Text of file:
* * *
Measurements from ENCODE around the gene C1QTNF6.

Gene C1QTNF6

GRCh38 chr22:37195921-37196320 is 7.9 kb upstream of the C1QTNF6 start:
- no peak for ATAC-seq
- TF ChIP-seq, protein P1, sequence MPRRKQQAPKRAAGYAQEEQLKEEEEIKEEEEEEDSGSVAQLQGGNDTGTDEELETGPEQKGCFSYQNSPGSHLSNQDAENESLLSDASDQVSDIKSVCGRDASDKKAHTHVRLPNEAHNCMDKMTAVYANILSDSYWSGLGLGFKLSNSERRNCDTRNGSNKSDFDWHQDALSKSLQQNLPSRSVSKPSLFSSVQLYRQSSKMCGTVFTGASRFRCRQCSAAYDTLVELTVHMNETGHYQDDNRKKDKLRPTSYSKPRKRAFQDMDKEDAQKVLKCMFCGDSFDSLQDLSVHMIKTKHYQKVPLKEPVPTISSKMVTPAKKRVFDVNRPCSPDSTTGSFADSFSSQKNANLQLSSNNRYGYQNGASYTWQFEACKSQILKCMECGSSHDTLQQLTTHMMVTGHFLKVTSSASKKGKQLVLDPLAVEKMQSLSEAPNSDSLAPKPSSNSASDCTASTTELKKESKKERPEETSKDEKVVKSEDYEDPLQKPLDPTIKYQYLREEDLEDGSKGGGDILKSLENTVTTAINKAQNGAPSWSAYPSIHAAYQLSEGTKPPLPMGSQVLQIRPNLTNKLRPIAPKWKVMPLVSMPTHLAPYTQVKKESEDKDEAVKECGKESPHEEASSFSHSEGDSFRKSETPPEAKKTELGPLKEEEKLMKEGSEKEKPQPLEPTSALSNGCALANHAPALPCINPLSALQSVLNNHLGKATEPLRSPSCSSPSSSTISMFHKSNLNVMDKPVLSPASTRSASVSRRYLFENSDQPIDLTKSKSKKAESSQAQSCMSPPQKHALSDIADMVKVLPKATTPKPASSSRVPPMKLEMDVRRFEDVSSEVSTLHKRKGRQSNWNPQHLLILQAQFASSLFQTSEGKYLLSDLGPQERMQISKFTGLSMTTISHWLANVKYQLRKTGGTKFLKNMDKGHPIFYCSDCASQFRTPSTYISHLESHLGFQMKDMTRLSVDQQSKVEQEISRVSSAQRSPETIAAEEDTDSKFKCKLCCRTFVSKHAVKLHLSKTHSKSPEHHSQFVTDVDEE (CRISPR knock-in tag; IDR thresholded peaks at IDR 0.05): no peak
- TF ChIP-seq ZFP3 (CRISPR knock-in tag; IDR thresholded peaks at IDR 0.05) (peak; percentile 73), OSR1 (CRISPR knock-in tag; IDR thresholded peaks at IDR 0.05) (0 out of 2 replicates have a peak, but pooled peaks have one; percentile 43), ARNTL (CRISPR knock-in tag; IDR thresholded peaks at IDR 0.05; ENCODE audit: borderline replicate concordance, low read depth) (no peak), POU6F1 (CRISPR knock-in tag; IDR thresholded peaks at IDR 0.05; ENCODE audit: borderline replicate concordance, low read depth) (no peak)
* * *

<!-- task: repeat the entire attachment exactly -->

Measurements from ENCODE around the gene C1QTNF6.

Gene C1QTNF6

GRCh38 chr22:37195921-37196320 is 7.9 kb upstream of the C1QTNF6 start:
- no peak for ATAC-seq
- TF ChIP-seq, protein P1, sequence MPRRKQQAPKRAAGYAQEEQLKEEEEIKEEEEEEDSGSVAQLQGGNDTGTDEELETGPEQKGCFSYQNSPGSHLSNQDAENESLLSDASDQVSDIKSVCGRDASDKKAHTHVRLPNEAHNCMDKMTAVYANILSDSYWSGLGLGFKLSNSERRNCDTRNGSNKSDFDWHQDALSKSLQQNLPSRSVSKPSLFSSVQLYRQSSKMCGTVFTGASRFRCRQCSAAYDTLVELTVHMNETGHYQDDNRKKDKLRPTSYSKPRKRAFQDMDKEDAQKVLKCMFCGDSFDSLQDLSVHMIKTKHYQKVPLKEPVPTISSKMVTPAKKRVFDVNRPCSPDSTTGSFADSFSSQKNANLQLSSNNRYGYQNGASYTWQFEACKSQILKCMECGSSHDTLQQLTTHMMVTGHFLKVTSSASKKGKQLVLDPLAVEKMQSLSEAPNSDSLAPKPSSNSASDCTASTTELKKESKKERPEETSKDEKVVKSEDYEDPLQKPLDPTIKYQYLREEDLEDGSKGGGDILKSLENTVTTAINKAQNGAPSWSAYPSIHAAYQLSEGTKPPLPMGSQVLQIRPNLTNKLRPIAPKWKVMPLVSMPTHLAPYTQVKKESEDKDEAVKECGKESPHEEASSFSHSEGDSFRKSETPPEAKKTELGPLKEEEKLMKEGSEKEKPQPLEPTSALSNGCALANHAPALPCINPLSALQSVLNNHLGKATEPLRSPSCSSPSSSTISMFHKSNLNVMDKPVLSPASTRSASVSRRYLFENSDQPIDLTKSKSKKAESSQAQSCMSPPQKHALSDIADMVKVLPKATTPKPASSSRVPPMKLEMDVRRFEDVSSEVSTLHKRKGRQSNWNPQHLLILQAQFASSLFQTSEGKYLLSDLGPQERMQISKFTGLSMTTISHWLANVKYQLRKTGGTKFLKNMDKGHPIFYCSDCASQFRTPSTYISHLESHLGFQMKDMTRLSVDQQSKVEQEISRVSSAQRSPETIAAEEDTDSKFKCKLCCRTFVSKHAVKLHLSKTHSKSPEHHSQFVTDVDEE (CRISPR knock-in tag; IDR thresholded peaks at IDR 0.05): no peak
- TF ChIP-seq ZFP3 (CRISPR knock-in tag; IDR thresholded peaks at IDR 0.05) (peak; percentile 73), OSR1 (CRISPR knock-in tag; IDR thresholded peaks at IDR 0.05) (0 out of 2 replicates have a peak, but pooled peaks have one; percentile 43), ARNTL (CRISPR knock-in tag; IDR thresholded peaks at IDR 0.05; ENCODE audit: borderline replicate concordance, low read depth) (no peak), POU6F1 (CRISPR knock-in tag; IDR thresholded peaks at IDR 0.05; ENCODE audit: borderline replicate concordance, low read depth) (no peak)